And listen, there’s always more than one way to do the job — so don’t take this stuff as the Gospel. For you seasoned photographers out there, how do you clean your lenses?

7 Reasons To Love Prime Lenses

A prime lens is one that has a single focal length. A zoom lens is one that has a range of focal lengths. The each have their proper place in the camera bag and on the camera. But the prime has always been, and will continue to be, a favorite among seasoned photographers using interchangeable-lens cameras.

I picked up my first prime lens nearly a year ago (105mm f/2.8 macro), and over the course of the year I’ve grown to consider that lens as my favorite. In the last few months, I’ve hardly taken the lens off my camera body. But then I picked up another prime lens (50mm f/1.4) and I’m absolutely in love with these things. Here’s why:

2. LOWER COST

For the same quality, prime lenses cost less than zoom lenses. They contain fewer elements, less moving parts, and their design is simpler. For the same cost, you can pick up a half-decent zoom lens or you can pick up an outstanding prime lens.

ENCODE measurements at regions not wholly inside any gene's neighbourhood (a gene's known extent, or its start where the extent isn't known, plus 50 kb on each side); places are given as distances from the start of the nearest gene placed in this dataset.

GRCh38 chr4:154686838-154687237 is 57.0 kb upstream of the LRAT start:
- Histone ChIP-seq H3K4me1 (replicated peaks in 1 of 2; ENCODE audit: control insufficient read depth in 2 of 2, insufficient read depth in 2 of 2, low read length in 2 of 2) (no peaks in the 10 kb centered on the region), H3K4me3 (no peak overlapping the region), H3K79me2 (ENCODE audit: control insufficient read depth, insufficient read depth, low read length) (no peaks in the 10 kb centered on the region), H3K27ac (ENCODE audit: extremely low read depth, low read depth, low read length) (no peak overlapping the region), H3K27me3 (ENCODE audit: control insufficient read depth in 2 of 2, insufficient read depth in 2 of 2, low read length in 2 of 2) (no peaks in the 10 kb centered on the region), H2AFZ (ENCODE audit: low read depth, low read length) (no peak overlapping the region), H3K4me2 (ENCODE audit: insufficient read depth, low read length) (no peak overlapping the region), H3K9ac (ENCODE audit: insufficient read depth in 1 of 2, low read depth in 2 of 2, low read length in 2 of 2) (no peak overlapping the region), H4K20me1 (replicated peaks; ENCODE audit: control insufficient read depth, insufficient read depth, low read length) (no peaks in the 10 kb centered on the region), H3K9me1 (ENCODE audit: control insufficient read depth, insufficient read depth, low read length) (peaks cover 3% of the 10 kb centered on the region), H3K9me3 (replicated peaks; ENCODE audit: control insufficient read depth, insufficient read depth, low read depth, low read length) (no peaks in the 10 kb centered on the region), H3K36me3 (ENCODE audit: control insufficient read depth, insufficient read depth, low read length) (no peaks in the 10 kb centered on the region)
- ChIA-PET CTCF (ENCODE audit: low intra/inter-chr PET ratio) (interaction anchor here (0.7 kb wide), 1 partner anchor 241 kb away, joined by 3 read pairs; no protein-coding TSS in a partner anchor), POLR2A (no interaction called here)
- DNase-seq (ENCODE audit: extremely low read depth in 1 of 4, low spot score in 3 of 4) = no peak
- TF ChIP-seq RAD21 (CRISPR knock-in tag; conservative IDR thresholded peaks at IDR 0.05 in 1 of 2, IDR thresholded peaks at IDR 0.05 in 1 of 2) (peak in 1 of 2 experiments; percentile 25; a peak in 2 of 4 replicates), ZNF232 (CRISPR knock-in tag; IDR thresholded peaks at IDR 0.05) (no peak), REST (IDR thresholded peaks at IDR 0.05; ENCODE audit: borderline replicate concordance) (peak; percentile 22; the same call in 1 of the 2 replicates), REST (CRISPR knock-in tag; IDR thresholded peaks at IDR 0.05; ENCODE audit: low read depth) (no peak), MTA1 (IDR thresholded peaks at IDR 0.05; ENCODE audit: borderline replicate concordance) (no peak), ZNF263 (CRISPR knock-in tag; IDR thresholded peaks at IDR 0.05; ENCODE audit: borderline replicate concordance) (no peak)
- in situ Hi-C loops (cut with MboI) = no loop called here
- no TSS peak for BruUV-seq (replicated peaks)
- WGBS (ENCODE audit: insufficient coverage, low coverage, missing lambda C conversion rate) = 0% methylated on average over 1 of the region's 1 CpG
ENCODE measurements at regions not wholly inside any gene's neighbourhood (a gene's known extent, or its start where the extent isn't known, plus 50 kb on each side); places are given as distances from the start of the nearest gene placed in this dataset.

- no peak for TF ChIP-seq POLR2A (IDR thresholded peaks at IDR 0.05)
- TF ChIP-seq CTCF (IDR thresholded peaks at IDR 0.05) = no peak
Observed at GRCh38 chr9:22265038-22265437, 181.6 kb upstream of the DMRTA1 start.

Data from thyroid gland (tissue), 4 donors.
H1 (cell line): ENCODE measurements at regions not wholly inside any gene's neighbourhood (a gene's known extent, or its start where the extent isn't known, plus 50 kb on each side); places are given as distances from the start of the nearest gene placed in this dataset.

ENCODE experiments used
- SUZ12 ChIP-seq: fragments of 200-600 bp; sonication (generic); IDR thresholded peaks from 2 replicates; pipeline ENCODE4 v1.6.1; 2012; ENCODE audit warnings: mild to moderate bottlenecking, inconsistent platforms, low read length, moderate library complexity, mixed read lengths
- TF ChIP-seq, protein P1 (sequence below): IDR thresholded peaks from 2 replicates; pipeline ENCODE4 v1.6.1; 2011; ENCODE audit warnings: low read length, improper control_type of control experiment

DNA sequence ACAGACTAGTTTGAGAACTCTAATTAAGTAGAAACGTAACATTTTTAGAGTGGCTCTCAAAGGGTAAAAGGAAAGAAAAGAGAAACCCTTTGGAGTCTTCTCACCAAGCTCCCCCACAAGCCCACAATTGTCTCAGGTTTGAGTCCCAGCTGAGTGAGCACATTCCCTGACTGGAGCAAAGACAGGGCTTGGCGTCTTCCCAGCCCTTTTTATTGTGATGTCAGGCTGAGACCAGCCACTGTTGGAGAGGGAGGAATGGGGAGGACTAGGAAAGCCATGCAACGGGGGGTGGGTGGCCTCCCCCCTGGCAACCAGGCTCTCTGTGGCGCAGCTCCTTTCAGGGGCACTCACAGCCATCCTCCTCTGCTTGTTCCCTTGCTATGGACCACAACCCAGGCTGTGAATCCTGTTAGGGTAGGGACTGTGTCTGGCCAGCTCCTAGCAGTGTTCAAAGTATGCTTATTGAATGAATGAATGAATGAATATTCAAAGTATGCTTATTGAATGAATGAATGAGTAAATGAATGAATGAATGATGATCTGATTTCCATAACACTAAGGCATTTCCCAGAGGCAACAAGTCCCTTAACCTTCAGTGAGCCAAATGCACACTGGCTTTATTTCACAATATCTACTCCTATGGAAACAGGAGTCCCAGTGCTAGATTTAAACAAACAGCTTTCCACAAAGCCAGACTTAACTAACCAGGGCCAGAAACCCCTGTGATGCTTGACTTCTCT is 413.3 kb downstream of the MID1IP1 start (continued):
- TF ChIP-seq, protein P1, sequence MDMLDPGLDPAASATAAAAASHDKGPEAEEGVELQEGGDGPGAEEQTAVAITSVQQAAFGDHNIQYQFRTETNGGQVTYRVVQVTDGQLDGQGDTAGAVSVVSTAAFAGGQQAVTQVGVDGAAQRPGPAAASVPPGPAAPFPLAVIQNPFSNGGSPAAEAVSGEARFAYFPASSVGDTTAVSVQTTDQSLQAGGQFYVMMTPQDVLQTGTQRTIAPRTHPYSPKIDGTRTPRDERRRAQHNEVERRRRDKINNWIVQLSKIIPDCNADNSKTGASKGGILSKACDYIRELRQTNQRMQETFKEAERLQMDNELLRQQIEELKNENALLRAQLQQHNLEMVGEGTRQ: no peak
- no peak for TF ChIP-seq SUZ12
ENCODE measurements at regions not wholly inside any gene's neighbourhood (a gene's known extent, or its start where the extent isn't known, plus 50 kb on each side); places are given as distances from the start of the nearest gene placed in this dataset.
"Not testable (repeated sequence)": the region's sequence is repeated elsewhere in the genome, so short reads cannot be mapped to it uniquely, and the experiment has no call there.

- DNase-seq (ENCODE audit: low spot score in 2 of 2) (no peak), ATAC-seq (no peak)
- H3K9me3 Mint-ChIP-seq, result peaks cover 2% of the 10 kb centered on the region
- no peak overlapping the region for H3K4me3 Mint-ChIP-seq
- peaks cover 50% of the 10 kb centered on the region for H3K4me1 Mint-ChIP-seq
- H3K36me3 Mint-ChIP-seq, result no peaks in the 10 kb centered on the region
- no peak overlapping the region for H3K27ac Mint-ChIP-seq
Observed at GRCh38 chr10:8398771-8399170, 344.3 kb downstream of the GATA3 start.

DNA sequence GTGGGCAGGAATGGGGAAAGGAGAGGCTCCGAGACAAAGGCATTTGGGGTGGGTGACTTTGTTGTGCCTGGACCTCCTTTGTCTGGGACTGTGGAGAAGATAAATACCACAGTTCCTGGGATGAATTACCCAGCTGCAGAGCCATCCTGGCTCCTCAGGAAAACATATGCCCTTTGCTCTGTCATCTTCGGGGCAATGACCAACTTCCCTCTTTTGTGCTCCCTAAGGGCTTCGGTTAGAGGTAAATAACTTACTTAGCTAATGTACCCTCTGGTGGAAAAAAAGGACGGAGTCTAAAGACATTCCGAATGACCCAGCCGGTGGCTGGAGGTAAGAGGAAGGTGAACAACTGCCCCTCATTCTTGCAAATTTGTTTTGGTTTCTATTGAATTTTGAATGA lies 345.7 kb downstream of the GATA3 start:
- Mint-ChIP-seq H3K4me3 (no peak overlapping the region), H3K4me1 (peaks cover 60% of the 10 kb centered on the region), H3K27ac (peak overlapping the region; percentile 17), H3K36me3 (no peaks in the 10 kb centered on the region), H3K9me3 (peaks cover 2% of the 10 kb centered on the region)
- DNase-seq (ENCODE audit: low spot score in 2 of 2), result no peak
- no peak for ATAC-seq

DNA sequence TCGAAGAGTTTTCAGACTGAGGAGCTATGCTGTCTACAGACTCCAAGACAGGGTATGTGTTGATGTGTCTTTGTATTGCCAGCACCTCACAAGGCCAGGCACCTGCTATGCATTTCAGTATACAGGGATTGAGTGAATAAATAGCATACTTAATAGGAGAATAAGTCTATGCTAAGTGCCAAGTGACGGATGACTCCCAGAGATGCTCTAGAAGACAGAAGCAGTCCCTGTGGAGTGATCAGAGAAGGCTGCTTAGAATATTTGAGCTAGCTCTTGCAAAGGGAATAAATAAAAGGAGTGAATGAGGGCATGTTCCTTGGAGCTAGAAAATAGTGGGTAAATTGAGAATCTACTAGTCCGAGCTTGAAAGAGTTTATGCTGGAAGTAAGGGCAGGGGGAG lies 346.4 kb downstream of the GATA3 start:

3. FEWER LENS DISTORTIONS

Zooms are designed to work well at most focal lengths in their range, but the all display some type of lens distortion at some point — usually at the extremes. Primes, on the other hand, are designed to work great at a single focal length. The distortions have been minimized by design.

5. SHARPER IMAGES

Similar to the argument for lens distortions, primes have been optimized for sharpness and clarity while zooms must sacrifice these things in order to offer up the convenience of multiple focal lengths.

7. BETTER DOF CONTROL

Again, for the same price point, prime lenses are capable of a wider array of f-numbers. They’re faster, and they offer more options at the low end of the f-number scale.

11. NICER LOOKING BOKEH

Generally, as you lower your f-number your bokeh becomes more apparent. Primes are notorious for producing crazy bokeh on specular highlights when shot wide open. Primes will also generally have better and/or more aperture blades, thus giving you a better bokeh.

13. LOW LIGHT CAPABILITIES

If you’ve never shot with a f/1.4 (or faster) lens, you have no idea what you’re missing. Indoor shots — no flash, no problem. Concerts — fast lenses are a must.

17. THEY MAKE YOU THINK

I suppose my favorite thing about prime lenses is the fact that you have to use your head. Composition becomes a thinking game. You have to move your feet to get that shot you had in mind, so you really start to evaluate what’s important in the scene. Fast primes also make you think a little harder about your f-number. The DOF can be extremely shallow; sometimes too shallow to produce an effective shot. Not only that, but on bright sunny days, you actually can’t use the lens wide open without an ND filter because you’ll let in too much light and max out your shutter speed.